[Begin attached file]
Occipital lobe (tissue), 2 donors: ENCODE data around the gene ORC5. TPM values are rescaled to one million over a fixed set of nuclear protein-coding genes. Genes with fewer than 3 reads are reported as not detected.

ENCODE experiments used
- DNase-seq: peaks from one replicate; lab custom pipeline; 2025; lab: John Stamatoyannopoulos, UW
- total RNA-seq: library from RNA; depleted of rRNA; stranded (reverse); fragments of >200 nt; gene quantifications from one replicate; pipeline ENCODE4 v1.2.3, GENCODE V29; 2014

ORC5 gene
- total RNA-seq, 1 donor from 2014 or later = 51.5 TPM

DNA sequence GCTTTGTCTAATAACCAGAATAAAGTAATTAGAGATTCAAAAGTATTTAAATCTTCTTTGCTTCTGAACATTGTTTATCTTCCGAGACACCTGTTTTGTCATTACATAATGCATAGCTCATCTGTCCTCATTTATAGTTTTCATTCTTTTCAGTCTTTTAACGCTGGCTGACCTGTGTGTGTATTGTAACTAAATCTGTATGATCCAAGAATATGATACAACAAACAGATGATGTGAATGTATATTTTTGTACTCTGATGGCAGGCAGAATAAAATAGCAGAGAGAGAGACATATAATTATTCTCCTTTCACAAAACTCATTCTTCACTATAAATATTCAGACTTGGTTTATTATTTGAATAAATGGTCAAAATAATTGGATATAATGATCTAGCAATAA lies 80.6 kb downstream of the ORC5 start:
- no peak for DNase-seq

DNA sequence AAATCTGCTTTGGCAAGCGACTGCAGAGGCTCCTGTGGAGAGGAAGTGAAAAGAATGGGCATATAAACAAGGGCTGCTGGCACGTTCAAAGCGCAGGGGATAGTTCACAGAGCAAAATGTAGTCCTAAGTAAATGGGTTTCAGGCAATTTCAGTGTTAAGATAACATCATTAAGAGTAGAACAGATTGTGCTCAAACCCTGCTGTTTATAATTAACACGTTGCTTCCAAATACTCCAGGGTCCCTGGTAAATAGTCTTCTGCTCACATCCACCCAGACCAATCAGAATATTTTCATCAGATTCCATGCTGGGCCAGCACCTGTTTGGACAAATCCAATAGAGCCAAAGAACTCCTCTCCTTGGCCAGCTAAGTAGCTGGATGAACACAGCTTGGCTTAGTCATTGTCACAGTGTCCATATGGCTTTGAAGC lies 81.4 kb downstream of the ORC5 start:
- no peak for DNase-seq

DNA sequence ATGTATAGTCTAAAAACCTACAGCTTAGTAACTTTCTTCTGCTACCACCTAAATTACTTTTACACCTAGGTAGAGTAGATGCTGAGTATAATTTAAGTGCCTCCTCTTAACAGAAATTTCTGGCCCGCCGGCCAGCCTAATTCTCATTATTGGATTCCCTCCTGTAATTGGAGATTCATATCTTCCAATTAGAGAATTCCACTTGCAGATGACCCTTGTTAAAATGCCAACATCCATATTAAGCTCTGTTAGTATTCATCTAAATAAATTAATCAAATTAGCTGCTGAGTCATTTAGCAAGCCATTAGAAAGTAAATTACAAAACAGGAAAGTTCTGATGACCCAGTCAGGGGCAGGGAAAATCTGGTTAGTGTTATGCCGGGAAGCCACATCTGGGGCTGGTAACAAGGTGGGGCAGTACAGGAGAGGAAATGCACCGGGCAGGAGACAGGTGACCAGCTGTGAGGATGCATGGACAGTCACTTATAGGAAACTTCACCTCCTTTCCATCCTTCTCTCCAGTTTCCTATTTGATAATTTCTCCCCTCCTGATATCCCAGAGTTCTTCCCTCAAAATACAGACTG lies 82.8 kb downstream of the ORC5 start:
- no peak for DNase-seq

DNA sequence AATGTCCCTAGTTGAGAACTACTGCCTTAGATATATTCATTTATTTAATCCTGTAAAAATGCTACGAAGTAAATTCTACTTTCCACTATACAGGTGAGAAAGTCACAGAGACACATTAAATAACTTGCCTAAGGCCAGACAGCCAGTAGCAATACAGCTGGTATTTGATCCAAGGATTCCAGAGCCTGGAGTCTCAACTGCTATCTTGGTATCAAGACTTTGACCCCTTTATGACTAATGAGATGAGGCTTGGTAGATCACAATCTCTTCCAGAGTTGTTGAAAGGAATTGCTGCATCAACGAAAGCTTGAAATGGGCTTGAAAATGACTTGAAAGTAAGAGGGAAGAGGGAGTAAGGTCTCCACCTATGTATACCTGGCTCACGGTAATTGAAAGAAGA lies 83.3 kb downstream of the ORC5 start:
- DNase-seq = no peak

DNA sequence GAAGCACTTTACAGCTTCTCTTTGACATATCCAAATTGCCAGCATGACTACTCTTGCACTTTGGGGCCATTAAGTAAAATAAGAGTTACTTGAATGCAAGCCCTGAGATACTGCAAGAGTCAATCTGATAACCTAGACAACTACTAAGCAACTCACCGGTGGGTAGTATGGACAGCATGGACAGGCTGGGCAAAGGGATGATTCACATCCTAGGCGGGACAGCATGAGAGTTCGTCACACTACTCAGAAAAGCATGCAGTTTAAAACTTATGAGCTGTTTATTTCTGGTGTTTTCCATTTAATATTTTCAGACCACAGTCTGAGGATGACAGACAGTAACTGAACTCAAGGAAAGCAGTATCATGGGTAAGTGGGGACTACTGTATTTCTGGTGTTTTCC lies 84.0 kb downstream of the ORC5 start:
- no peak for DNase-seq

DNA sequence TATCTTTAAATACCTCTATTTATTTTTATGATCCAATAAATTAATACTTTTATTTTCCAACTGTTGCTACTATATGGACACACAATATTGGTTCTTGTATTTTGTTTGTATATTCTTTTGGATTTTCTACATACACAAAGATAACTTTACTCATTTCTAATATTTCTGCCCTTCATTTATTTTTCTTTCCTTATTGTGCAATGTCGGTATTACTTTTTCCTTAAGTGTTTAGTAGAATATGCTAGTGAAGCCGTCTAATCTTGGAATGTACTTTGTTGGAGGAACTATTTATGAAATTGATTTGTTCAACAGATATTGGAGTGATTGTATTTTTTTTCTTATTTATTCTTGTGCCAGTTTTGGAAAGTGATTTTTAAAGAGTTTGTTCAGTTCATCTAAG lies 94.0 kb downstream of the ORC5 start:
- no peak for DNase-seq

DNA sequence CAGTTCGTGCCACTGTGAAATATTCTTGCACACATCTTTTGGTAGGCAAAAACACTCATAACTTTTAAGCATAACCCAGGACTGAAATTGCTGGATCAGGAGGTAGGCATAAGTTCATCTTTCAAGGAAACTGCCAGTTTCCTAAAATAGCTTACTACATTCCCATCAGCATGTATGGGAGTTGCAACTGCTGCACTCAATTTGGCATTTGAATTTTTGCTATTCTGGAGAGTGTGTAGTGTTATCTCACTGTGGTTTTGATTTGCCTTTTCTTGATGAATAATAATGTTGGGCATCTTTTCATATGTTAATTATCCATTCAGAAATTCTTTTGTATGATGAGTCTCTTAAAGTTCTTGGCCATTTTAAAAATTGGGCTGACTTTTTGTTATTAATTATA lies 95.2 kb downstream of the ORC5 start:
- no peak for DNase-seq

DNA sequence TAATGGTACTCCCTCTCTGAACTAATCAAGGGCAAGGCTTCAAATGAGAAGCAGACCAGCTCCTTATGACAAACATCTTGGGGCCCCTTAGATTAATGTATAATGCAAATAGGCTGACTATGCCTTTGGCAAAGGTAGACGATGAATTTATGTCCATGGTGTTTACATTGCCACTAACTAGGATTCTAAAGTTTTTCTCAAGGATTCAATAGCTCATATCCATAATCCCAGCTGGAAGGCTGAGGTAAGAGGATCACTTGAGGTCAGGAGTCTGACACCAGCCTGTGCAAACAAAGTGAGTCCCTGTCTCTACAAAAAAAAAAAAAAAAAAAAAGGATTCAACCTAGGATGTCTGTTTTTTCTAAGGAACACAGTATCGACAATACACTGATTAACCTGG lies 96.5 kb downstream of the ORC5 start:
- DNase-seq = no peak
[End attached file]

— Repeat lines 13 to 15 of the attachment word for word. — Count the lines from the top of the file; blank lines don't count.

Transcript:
DNA sequence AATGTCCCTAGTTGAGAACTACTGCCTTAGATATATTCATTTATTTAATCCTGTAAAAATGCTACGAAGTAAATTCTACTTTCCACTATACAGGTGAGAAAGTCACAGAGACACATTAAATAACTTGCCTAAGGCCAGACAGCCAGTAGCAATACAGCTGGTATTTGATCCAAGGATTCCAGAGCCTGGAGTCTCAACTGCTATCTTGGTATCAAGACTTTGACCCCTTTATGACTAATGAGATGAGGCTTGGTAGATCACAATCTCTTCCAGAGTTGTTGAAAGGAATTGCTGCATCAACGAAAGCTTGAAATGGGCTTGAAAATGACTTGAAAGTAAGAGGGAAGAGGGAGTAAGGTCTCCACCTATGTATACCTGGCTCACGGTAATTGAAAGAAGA lies 83.3 kb downstream of the ORC5 start:
- DNase-seq = no peak

DNA sequence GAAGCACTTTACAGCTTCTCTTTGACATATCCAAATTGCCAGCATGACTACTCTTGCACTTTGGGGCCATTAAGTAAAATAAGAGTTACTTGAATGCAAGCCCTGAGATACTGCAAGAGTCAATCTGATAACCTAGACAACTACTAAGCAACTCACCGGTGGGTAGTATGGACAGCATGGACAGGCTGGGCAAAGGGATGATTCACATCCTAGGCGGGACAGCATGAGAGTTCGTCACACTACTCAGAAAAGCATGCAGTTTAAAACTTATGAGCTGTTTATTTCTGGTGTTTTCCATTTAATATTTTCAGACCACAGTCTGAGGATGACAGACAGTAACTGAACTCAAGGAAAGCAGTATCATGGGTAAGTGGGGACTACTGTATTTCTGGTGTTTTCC lies 84.0 kb downstream of the ORC5 start: